Many times we stay within the boundaries of what – and with whom – we are comfortable. Culture, race, class, sexual preference, religion. The language we speak is part of that familiarity. It frames and reflects our lives. Perhaps we avoid going to spaces where we can't speak the language because we don't feel safe.
English is the language emphasised for knowledge production. It dominates on the internet. If you don't know English, your ideas can be marginalised, your voice can go unheard. If you are a woman who doesn't speak English, the silence is palpable. It's hard to feel safe to speak up when the language is not your own. Yet, non-English speakers go out of their way to translate their messages into English to ensure English-speakers' accessibility. Language tools on the internet have become increasingly sophisticated to facilitate this.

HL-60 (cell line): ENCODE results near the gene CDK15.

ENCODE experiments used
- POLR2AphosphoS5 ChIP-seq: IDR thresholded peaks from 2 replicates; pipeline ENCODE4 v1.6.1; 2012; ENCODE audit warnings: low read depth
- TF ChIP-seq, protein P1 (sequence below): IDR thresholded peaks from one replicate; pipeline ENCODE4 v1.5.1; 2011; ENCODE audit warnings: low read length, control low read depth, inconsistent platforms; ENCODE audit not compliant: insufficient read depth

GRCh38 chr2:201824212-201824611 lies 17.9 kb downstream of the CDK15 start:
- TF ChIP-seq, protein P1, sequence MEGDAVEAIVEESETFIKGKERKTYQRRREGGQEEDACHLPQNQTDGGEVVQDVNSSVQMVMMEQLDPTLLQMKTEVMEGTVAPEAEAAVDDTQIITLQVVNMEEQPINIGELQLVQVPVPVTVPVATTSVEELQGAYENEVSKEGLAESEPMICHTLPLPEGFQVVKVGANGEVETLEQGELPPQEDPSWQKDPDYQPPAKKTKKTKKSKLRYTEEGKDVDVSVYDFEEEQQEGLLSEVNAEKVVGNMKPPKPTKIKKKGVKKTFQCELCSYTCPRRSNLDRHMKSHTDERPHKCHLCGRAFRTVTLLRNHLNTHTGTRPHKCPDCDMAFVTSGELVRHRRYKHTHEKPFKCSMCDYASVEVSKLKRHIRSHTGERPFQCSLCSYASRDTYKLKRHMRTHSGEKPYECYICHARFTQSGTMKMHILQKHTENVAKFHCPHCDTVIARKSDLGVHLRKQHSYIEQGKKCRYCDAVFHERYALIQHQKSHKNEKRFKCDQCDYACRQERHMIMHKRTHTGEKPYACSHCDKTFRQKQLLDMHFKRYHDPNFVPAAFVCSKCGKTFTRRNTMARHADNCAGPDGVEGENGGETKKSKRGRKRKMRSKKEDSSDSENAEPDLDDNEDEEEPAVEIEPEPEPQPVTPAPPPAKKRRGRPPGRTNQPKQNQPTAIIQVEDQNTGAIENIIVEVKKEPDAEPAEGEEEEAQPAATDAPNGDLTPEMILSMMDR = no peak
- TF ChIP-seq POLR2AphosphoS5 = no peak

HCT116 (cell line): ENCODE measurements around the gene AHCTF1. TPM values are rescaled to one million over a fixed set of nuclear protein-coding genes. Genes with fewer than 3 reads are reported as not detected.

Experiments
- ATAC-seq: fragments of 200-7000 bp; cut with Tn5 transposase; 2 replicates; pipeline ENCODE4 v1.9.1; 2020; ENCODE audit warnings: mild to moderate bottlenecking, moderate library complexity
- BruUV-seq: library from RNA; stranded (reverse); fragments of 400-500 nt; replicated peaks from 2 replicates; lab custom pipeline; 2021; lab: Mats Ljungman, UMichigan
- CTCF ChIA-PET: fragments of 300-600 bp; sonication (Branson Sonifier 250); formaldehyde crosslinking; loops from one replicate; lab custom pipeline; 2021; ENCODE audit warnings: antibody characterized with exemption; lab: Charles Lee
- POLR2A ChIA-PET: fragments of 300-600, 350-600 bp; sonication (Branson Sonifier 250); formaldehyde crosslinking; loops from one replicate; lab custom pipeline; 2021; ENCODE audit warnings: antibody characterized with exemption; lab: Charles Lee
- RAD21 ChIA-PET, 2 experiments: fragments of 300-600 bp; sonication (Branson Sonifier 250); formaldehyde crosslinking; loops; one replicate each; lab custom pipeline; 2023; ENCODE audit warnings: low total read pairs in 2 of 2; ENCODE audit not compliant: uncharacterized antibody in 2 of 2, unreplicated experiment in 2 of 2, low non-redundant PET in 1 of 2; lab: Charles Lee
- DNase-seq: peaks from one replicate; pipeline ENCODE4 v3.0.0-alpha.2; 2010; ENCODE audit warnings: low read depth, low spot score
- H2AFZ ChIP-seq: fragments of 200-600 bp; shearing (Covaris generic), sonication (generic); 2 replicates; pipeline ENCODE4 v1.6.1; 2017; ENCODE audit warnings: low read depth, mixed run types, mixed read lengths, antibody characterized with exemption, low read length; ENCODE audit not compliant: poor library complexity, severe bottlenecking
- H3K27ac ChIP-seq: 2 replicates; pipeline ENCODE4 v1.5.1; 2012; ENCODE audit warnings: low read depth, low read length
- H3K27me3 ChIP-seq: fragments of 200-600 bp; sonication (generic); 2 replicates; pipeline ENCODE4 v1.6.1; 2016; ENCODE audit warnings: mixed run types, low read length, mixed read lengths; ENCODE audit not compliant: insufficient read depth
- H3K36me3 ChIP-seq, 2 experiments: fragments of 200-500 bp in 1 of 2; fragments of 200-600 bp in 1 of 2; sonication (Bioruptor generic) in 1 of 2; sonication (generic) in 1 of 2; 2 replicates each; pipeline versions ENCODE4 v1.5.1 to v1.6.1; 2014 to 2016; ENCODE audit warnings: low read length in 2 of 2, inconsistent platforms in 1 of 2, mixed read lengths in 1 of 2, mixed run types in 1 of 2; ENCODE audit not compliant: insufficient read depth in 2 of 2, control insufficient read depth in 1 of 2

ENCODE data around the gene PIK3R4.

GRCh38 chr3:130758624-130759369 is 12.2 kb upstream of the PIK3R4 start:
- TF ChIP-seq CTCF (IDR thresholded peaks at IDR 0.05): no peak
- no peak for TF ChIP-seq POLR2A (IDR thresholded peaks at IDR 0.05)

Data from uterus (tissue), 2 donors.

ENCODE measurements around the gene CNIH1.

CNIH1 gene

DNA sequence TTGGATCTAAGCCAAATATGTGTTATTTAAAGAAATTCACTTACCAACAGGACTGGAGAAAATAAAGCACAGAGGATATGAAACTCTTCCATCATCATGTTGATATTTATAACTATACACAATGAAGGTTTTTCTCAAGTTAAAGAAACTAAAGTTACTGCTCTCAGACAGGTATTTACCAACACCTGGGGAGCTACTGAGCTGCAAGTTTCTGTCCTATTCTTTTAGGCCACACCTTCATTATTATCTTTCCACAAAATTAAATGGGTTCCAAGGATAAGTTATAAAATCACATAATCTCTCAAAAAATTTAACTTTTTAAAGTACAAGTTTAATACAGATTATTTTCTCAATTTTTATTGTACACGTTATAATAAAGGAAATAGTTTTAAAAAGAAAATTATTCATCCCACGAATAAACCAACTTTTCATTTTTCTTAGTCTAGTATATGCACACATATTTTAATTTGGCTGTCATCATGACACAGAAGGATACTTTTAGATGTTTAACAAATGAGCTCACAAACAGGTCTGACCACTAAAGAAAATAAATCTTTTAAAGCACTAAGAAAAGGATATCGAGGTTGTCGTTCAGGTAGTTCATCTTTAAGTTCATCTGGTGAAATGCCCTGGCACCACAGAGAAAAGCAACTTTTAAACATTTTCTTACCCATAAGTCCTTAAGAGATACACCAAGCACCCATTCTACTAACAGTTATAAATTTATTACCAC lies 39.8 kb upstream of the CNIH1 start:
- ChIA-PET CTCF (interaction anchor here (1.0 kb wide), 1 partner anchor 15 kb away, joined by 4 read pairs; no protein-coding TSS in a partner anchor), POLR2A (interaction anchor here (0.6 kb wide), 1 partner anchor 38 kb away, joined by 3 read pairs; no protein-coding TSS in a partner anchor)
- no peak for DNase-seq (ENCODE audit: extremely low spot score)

Given the plethora of information available in English, how often are English-speakers looking beyond their own language? How much do they avail of these tools to know how women are organising in India, Brasil or Lebanon? Many times assumptions are made about what does and doesn't happen in other cultures – because it wasn't being talked about in one's own language, or with the same terms.
Maybe we fall into a jargon that may only be understood by those with whom we associate – ie, “engender policy”, acronyms like VAW, or the use of technical terms as if everyone should know what we are talking about. Using clear, shared language helps build communication and understanding and leads to networking.
Today's action invites you to take advantage of translation tools on the internet to learn about activism against violence in cultures and languages different than our own, networking to end violence.
1. Discover women's websites in other countries and languages.
- Go to http://translate.google.com to explore Google's online translation services to and from multiple languages, using multiple character sets. The page has different tools. For example, at the “Text and Web” tab you can cut and paste text you want to translate (in up to 35 languages), or insert a URL to translate an entire web page.